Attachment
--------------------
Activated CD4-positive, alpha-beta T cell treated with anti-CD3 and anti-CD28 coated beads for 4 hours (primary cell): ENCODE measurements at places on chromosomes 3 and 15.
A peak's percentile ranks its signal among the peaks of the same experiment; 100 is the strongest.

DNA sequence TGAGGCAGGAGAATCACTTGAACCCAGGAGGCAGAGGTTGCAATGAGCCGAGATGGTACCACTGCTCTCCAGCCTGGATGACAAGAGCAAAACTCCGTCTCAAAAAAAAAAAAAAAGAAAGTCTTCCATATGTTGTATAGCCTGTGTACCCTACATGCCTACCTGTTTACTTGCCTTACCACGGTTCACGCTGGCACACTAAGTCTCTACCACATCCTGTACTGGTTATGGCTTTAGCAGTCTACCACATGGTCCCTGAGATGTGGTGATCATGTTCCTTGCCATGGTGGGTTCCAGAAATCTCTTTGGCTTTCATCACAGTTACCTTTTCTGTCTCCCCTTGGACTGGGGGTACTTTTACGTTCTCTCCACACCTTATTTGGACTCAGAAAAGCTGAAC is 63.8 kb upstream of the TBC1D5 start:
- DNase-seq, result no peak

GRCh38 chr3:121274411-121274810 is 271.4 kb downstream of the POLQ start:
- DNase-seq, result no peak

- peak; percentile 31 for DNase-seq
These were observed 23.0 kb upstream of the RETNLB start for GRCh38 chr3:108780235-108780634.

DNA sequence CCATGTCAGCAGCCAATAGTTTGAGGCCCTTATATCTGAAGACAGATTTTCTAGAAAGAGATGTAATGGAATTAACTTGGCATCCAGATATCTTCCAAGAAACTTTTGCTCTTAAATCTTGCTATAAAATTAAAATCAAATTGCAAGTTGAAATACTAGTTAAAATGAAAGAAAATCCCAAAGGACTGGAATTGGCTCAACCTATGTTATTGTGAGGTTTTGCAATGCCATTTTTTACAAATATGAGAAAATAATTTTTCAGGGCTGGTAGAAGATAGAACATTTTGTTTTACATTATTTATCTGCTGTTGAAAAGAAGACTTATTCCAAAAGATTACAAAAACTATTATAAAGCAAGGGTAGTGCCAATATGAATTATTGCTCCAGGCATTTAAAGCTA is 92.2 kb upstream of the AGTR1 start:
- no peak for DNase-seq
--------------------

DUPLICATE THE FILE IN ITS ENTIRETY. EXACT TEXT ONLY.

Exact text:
Activated CD4-positive, alpha-beta T cell treated with anti-CD3 and anti-CD28 coated beads for 4 hours (primary cell): ENCODE measurements at places on chromosomes 3 and 15.
A peak's percentile ranks its signal among the peaks of the same experiment; 100 is the strongest.

DNA sequence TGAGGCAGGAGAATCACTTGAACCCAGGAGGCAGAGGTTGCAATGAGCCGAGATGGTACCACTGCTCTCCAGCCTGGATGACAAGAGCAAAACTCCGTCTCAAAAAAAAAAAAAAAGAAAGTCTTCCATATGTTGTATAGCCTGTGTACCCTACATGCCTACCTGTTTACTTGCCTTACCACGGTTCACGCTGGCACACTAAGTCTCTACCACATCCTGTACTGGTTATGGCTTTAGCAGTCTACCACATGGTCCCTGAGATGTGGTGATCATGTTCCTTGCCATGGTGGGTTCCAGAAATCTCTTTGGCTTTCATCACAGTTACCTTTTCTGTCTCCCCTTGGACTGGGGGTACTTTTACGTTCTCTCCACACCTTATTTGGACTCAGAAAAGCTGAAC is 63.8 kb upstream of the TBC1D5 start:
- DNase-seq, result no peak

GRCh38 chr3:121274411-121274810 is 271.4 kb downstream of the POLQ start:
- DNase-seq, result no peak

- peak; percentile 31 for DNase-seq
These were observed 23.0 kb upstream of the RETNLB start for GRCh38 chr3:108780235-108780634.

DNA sequence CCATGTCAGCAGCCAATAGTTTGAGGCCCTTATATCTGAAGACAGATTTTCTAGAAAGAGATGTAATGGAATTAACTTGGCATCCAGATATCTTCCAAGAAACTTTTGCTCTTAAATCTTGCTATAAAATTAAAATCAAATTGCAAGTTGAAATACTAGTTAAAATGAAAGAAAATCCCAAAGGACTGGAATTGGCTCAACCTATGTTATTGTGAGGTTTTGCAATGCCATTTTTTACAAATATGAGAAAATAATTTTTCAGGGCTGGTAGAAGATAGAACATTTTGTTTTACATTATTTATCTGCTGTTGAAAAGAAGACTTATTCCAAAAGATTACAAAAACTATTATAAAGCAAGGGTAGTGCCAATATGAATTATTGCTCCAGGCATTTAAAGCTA is 92.2 kb upstream of the AGTR1 start:
- no peak for DNase-seq